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The Practical Cardiology editorial staff has compiled a list of 6 noteworthy posters related to cardiology from the Metabolic Institute of America's 19th annual World Congress on Insulin Resistance, Diabetes, and Cardiovascular Disease.
The Metabolic Institute of America’s World Congress on Insulin Resistance, Diabetes, and Cardiovascular Disease (WCIRDC) has been a hub for the latest research and clinically impactful data for clinicians treating patients with diabetes and cardiovascular disease.
This year, highlights from the 19th annual meeting, which was held both in-person in Los Angeles, California and virtually, included more than 16 sessions, discussions around special populations, the release of new multispecialty guidelines from a DCRMI Task Force, and oral and poster presentations. To celebrate the annual meeting, Practical Cardiology staff and advisory board members have put together a list of 6 noteworthy posters related to cardiovascular disease presented at WCIRDC.
Title: Adolescence Arterial Stiffness Precedes Elevated Blood Pressure in Young Adulthood: The ALSPAC Birth Cohort
Lead Investigator: Andrew Agbaje, MD, MPH, University of Eastern Finland
Summary: With an interest in assessing how carotid-femoral pulse wave velocity (cfPWV) might influence systolic and diastolic blood pressure from adolescence through adulthood among patients from the Avon Longitudinal Study of Parents and Children. Using a cohort of 3862 with data related to cfPWV, body composition, and blood pressure, investigators conducted cross-lagged structural equation models and adjusted for baseline covariates such as age, sex, LDL-C, HDL-C, TG, hs-CRP, fasting blood glucose, fasting insulin concentration, heart rate, moderate to vigorous physical activity, smoking status, family history, total fat mass, and lean mass to assess associations between cfPWV and BP at ages 17.7 and 24.5 years. Results of the study suggested the prevalence of elevated systolic blood pressure at 17.7 and 24.5 years was 26% and 33%, respectively. Results indicated cfPWV at 17.7 years was directly associated with systolic BP at 24.5 years (Regression coefficient 12 mmHg [standard error 3.76]; P=.002), but systolic BP at 17.7 years was not associated with cfPWV at 24.5 years (0.00 [0.00]; P=.168). Investigators noted baseline cfPWV was directly associated with follow-up diastolic blood pressure but not vice-versa.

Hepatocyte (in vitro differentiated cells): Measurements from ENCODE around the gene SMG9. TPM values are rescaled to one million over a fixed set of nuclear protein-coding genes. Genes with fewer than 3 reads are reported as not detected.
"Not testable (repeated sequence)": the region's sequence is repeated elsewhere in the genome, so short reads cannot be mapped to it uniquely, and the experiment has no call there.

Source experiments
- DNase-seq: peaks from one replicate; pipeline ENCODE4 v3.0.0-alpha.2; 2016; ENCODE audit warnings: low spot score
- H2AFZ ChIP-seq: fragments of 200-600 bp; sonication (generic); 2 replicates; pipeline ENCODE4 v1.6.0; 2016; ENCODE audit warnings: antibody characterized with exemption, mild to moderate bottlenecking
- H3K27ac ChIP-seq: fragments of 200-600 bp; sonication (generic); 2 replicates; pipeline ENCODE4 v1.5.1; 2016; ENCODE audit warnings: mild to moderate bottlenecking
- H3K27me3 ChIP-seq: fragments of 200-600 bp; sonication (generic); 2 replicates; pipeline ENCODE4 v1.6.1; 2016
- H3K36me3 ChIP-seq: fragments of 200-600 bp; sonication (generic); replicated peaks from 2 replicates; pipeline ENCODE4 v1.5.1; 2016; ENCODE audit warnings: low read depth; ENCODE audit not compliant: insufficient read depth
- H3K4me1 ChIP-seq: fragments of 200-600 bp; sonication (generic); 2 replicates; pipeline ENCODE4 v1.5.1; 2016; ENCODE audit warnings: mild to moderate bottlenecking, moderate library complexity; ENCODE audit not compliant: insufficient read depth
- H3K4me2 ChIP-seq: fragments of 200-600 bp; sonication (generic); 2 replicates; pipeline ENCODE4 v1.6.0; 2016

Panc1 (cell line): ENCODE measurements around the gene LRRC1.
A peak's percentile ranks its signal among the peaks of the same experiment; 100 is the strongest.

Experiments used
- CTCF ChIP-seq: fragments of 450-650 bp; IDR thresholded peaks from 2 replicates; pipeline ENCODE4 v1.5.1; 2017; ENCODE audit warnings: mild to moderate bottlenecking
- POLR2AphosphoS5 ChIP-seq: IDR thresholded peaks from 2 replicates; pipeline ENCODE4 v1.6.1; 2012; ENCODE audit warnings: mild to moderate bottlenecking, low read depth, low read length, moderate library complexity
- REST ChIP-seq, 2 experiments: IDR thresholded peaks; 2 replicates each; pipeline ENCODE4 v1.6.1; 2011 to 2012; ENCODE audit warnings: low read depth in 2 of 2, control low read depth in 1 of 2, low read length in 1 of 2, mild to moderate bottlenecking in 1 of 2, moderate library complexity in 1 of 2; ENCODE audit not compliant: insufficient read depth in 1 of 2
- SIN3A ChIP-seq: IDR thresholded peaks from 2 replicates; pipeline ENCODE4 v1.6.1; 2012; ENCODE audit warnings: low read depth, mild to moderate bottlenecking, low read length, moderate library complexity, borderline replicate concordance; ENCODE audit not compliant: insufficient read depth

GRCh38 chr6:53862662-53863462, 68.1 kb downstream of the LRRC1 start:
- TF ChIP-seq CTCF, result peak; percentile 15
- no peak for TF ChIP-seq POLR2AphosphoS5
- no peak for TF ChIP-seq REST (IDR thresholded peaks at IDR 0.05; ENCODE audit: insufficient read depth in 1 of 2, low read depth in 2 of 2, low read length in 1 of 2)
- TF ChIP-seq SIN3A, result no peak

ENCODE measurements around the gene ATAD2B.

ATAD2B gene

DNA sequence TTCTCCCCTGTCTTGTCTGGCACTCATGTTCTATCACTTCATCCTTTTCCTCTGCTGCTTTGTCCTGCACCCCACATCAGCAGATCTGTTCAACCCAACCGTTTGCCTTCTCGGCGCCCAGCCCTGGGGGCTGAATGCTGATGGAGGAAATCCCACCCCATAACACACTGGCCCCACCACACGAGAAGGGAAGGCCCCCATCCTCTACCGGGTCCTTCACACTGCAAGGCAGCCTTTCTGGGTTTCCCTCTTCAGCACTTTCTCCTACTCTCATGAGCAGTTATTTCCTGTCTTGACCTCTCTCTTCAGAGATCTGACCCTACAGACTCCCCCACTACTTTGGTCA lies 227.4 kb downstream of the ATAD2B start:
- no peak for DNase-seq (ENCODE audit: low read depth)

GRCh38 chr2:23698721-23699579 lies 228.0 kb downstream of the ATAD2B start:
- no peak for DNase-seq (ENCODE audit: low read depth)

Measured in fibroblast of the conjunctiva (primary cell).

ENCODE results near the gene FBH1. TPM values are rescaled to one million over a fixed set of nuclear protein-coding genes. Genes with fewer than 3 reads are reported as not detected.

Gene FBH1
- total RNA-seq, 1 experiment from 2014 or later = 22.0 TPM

Title: Metabolic Complications of Highly Active Antiretroviral Therapy in Adult HIV-Infected Patients with Heart Failure: A 7-year Prospective Cohort Study
Lead Investigator: Kevin Sheng-Kai Ma, DDS
Summary: With an interest in determining whether patients with HIV and heart failure using highly active antiretroviral therapy (HAART) were at a greater risk of metabolic syndrome and CV complications than patients with HIV without heart failure. With this in mind, investigators designed a prospective cohort study with 5 years of follow-up that included 172 patients recruited from the Data Collection on Adverse Effects of Anti-HIV Drugs (D:A:D) study. Results of the study indicated HAART was effective for patients with or without heart failure, with a similar PVL of HIV (R=.001; P=.69) and CD4 count for patients with heart failure (R=-.06; P=.48). Further analysis suggested HAART was not associated with increased risk of cardiovascular disease among patients with heart failure, with results indicated comparable D:A:D (R) (R=.002; P=.97) and D:A:D (F) (R=.04; P=.62) scores between the groups. Results did suggest patients with heart failure had a greater risk of higher risk of T2DM (R=.24; P=.01), increased total cholesterol (R=.23; P=.006) compared to baseline. Additionally, results indicated patients with heart failure presented with a significantly greater risk of increased LDL-D (R=.18; P=.04) and increased uric acid (R=.35; P=.004).
Title: The Effect of Diabetes Mellitus and Revascularization Status on Cardiorespiratory Fitness in Multivessel Acute Coronary Syndrome Patients
Lead Investigator: Hye-Su Yin, Keimyung University Dongsan Hospital